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How Sotheby’s Four Seasons Has Thrived During the Pandemic

From Propy’s weekly webinar Episode #27 is with Staige Davis, CEO of Four Seasons Sotheby’s International Realty.

Staige Davis, CEO of Four Seasons Sotheby’s International Realty in Vermont and New Hampshire, along with Propy’s CEO Natalia Karayaneva and William Dickey, Tech advisor, discuss the surprising results his offices are having amid the pandemic. Staige shares its market metrics through August 2020 and explains the factors that have contributed to their success.

A little background

Currently, we have 15 offices located in Vermont and New Hampshire, 200+ agents, and a full-time staff of 40+. We are the #2 brokerage in this area.

The big surprise during the pandemic

We are having our best year ever. This is so unexpected because we were completely shut down for the first two months of the pandemic. We didn’t have any showings; we weren’t allowed to go into any homes to take listing photos. Even though in May 2020, we were doing very little business.

Factors that have contributed to our success

Some of it is basic – merely keeping in touch. I used to drive 35,000 miles a year to visit all the offices.  Now, I am having a “town hall” style Zoom meetings with all our associations. Initially, we did those weekly, but everyone is too busy right now, so we have those monthly. I believe it’s more critical than ever to communicate with my associates, vendors, and customers regularly. We are also a Ninja company and follow those principles.

The trends that are impacting the local market

First, people want to feel safe during the pandemic. The larger cities are frequently a hotspot for COVID, so many people want to move to smaller communities. I’m seeing many people who already own second homes in Vermont are starting to put many improvements in those properties to make them year-round residences and make plans to live here full time. Along with this is the civil unrest we see in many large cities. Again, people want to feel safe. Secondly, I’m seeing many people from the west coast visiting and inquiring about properties here because of the wildfires. After three bad fire seasons in a row, many people are making moves across the country to be in an area not impacted by wildfires. And third, Vermont is frequently being cited as an example of how to handle the virus effectively, and we continue to have the lowest rates in the country.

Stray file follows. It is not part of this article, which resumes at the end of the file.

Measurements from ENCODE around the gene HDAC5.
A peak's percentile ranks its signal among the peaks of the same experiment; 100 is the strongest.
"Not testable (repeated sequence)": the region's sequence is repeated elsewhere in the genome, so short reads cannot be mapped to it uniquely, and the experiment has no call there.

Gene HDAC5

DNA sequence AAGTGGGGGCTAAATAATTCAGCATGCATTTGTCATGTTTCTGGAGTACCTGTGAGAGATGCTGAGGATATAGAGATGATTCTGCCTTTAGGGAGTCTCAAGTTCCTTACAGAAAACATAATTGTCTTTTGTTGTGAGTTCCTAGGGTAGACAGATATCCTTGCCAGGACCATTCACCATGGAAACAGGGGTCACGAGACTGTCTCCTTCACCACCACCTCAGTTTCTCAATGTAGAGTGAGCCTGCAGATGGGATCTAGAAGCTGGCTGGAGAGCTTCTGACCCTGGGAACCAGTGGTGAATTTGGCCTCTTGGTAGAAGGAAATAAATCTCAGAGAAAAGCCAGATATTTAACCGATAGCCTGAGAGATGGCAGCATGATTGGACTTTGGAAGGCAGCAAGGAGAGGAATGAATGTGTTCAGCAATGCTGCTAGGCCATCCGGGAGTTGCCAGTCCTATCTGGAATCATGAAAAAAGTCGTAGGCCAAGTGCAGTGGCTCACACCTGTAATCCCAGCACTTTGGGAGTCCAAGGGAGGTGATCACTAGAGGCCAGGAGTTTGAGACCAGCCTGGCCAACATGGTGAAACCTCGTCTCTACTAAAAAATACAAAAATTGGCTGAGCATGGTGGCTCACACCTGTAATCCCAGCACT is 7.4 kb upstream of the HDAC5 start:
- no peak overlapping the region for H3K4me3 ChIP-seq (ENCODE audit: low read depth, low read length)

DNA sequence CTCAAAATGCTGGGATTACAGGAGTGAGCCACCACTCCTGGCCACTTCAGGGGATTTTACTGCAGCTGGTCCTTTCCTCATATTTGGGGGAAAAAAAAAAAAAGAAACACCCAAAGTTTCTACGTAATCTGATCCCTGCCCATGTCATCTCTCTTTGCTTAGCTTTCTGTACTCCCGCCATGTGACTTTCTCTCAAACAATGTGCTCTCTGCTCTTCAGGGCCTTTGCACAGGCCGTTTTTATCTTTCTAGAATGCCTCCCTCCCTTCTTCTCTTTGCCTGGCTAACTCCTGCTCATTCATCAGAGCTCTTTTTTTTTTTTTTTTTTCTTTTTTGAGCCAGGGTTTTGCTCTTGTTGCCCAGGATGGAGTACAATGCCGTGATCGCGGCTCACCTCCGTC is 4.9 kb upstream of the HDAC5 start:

Some challenges we’ve experienced

Property sales are at the highest level they’ve been since 2016, and we have less than two months’ inventory. Because we couldn’t see homes in person at the start of the pandemic, we had to ask the sellers to take their photos.  We have a strict quarantine rule still in place, so if you’re visiting this area from a county with more than 400 cases per million, you must quarantine for two weeks. Because of that, we’ve done showings on Facetime — and we’ve even had a few properties go under contract without the buyer ever seeing the property. Closings were initially helped in the law firms’ parking lot — people would sign the paperwork in their cars.

Tech tools are the answer

We are using a lot of different technologies to market properties. Social media has been essential, especially Facebook. We use a live chat service on the website for lead gen. Other tools we’ve found useful are MoxiWorks, Matterport, Dotloop, along with Zoom and Facetime. We also send out digital flipbooks every couple of weeks to our mailing list, which has been very popular.

“Propy is going to become a vital tool to use as we move forward.”

What the future holds

I expected to see the market start to slow down three weeks ago, but it hasn’t yet. We’ll be redesigning office spaces shortly, as I don’t think many people will be working in the office as before. Retail markets are already changing, with more people shopping online.

“These are challenging times, and my philosophy is “make hay while the sun shines.”

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